In her rhetoric, Waters echoes groups such as the English Defence League (EDL) and Britain First. She has called Islam “evil” and her leadership manifesto claims that the religion has turned Britain into a “fearful and censorious society”. Waters wants the banning of the burqa, the closure of all sharia councils and a temporary freeze on all immigration.

She started life in Dublin before moving to Germany in her teens to work as an au pair. Waters also lived in the Netherlands before returning to Britain to study journalism at Nottingham Trent University, graduating in 2003. She subsequently gained a second degree in law. It was then, she says, that she first learnt about Islam, which she claims treats women “like absolute dirt”. Now 39, Waters is a full-time campaigner who lives in Essex with her two dogs and her partner who is an accountant.

Waters’s first spell of serious activism was with the campaign group One Law for All, a secularist organisation fronted by the Iranian feminist and human rights activist Maryam Namazie. Waters resigned in November 2013 after four years with the organisation. According to Namazie, Waters left due to political disagreements over whether the group should collaborate with members of far-right groups.

In April 2014, Waters founded Sharia Watch UK and, in January 2016, she launched Pegida UK with former EDL frontman Steven Yaxley-Lennon (aka Tommy Robinson). The group was established as a British chapter of the German-based organisation and was set up to counter what it called the “Islamisation of our countries”. By the summer of 2016, it had petered out.

Waters twice stood unsuccessfully to become a Labour parliamentary candidate. Today, she says she could not back Labour due to its “betrayal of women” and “betrayal of the country” over Islam. After joining Ukip in 2014, she first ran for political office in the Lambeth council election, where she finished in ninth place. At the 2015 general election, Waters stood as the party’s candidate in Lewisham East, finishing third with 9.1 per cent of the vote. She was chosen to stand again in the 2016 London Assembly elections but was deselected after her role in Pegida UK became public. Waters was also prevented from standing in Lewisham East at the 2017 general election after Ukip’s then-leader Nuttall publicly intervened.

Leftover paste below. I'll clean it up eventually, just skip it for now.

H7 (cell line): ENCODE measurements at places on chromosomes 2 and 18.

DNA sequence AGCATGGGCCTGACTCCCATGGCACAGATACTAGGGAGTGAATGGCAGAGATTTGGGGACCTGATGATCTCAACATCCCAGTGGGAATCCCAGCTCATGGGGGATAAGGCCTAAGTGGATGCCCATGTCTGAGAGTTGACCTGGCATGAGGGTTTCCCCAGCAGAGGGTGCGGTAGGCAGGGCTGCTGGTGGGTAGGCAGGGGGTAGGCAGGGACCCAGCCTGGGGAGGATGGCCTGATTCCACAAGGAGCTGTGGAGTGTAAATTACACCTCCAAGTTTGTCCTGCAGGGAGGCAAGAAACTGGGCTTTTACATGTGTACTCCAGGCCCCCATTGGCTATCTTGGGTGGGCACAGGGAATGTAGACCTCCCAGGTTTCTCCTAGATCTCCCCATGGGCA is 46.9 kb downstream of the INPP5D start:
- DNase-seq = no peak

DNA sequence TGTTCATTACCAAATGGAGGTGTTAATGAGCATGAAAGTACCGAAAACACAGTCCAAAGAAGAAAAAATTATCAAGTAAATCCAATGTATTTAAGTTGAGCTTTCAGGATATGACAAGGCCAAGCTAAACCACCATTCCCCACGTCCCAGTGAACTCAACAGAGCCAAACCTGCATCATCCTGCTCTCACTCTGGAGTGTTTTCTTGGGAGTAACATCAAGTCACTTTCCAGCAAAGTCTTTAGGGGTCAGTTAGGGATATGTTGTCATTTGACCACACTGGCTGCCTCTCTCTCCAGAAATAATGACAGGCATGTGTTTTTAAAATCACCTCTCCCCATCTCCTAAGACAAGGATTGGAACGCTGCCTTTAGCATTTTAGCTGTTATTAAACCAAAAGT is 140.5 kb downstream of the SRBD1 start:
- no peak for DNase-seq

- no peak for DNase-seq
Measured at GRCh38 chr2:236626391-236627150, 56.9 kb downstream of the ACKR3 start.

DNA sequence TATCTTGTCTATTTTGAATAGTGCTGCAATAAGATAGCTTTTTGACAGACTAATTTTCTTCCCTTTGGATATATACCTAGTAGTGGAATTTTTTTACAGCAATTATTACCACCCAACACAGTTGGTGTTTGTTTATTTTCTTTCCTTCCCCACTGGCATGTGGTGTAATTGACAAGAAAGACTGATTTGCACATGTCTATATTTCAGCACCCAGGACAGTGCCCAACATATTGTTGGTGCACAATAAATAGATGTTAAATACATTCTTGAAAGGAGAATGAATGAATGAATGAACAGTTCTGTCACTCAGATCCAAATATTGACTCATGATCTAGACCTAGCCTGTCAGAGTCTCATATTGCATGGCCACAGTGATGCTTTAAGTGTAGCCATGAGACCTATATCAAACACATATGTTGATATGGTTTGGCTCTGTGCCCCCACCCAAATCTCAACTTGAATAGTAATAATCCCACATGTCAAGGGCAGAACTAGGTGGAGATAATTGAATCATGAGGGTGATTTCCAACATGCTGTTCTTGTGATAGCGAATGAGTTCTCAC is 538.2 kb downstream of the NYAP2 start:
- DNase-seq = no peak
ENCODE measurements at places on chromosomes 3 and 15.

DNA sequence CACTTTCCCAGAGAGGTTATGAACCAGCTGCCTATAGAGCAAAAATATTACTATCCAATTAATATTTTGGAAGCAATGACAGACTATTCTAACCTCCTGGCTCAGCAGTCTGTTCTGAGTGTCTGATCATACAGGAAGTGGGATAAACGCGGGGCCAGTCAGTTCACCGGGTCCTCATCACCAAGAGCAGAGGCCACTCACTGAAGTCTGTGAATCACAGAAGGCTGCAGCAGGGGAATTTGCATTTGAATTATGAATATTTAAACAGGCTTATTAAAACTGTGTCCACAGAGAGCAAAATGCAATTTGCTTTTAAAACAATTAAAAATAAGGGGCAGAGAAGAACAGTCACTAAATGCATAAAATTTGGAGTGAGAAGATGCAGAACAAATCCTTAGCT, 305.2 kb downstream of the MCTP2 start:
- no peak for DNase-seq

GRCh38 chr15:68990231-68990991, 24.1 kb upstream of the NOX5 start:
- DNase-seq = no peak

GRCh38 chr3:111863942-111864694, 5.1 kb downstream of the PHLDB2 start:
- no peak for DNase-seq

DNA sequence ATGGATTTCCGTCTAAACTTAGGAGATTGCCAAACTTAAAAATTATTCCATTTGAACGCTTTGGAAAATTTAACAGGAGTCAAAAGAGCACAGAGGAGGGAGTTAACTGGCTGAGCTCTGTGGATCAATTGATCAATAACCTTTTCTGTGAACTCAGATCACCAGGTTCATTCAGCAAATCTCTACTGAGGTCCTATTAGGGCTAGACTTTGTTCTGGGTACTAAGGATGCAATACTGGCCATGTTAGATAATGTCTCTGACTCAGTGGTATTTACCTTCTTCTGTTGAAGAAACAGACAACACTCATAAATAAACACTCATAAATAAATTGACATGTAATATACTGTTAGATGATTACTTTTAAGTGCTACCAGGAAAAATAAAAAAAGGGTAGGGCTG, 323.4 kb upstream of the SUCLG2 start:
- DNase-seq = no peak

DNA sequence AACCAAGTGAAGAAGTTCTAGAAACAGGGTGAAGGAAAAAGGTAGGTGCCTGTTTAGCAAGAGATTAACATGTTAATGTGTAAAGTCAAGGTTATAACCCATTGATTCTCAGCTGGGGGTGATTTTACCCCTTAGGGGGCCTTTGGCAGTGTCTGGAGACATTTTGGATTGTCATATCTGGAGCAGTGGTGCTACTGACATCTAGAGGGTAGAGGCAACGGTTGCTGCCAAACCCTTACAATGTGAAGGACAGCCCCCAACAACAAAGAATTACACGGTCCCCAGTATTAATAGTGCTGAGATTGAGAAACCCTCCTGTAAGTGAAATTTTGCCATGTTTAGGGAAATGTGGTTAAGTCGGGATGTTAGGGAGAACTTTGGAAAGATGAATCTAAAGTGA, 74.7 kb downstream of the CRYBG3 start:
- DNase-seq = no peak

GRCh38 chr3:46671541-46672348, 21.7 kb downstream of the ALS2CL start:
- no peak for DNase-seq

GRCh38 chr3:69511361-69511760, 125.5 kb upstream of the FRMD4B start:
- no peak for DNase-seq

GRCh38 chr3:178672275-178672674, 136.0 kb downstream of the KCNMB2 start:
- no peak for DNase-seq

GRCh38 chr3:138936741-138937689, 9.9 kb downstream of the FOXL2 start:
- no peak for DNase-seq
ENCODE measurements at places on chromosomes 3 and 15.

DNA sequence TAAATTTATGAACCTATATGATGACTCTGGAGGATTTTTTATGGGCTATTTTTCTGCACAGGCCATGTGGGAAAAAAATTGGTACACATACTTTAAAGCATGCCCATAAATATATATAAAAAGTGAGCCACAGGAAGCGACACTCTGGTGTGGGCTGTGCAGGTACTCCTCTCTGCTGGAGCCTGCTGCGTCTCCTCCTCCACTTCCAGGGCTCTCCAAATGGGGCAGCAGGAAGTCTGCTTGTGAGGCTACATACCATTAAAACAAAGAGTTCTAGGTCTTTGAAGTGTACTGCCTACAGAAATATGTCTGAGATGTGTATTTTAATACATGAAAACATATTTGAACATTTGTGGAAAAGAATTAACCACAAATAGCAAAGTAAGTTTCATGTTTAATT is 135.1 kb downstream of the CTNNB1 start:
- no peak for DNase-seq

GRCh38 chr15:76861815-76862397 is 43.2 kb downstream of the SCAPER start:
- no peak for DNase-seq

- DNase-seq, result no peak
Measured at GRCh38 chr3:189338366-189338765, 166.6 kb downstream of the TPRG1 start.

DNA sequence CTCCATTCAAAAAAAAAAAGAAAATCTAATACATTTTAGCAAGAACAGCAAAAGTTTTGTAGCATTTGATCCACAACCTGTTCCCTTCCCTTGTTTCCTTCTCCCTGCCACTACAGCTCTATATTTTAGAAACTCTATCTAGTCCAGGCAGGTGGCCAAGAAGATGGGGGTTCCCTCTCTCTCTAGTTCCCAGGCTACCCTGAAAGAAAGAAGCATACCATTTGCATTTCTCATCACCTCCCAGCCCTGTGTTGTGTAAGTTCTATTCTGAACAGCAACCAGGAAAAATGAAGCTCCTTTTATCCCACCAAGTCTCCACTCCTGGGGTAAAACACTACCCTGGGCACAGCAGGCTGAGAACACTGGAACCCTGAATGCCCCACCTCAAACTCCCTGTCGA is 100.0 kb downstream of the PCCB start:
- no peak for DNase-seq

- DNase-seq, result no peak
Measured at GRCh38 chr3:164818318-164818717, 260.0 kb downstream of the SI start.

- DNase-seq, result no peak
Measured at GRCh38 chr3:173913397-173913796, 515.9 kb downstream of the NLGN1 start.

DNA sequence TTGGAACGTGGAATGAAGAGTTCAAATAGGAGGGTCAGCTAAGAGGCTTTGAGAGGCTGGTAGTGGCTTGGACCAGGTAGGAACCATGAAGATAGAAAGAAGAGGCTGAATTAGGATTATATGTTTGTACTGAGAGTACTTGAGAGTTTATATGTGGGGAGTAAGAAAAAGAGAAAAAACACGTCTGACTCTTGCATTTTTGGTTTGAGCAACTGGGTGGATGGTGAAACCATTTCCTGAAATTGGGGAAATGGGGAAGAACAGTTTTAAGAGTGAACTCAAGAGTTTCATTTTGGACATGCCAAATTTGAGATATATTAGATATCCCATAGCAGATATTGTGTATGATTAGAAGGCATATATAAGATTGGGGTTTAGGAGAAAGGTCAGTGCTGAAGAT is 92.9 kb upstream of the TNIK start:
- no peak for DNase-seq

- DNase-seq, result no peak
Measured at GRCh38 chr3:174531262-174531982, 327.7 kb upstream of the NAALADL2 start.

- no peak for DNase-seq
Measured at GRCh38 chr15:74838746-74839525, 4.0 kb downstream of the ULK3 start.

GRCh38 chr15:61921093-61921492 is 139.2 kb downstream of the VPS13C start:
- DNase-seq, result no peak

The current favourite of the 11 candidates standing to succeed Nuttall is deputy leader Peter Whittle, with Waters in second. Some had hoped the party’s top brass would ban her from standing but last week its national executive approved her campaign.

Due to an expected low turnout, the leadership contest is unpredictable. Last November, Nuttall was elected with just 9,622 votes. More than 1,000 new members reportedly joined Ukip in a two-week period earlier this year, prompting fears of far-right entryism.

Mike Hookem MEP has resigned as Ukip’s deputy whip over Waters’ candidacy, saying he would not “turn a blind eye” to extremism. By contrast, chief whip, MEP Stuart Agnew, is a supporter and has likened her to Joan of Arc. Waters is also working closely on her campaign with Jack Buckby, a former BNP activist and one of the few candidates to run against Labour in the by-election for Jo Cox’s former seat of Batley and Spen. Robinson is another backer.

Peculiarly for someone running to be the leader of a party, Waters does not appear to relish public attention. “I’m not a limelight person,” she recently told the Times. “I don’t like being phoned all the time.”

The journalist Jamie Bartlett, who was invited to the initial launch of Pegida UK in Luton in 2015, said of Waters: “She failed to remember the date of the demo. Her head lolled, her words were slurred, and she appeared to almost fall asleep while Tommy [Robinson] was speaking. After 10 minutes it all ground to an uneasy halt.”

In an age when authenticity is everything, it would be a mistake to underestimate yet another unconventional politician. But perhaps British Muslims shouldn’t panic about Anne Marie Waters just yet.

James Bloodworth is editor of Left Foot Forward

This article first appeared in the 17 August 2017 issue of the New Statesman, Trump goes nuclear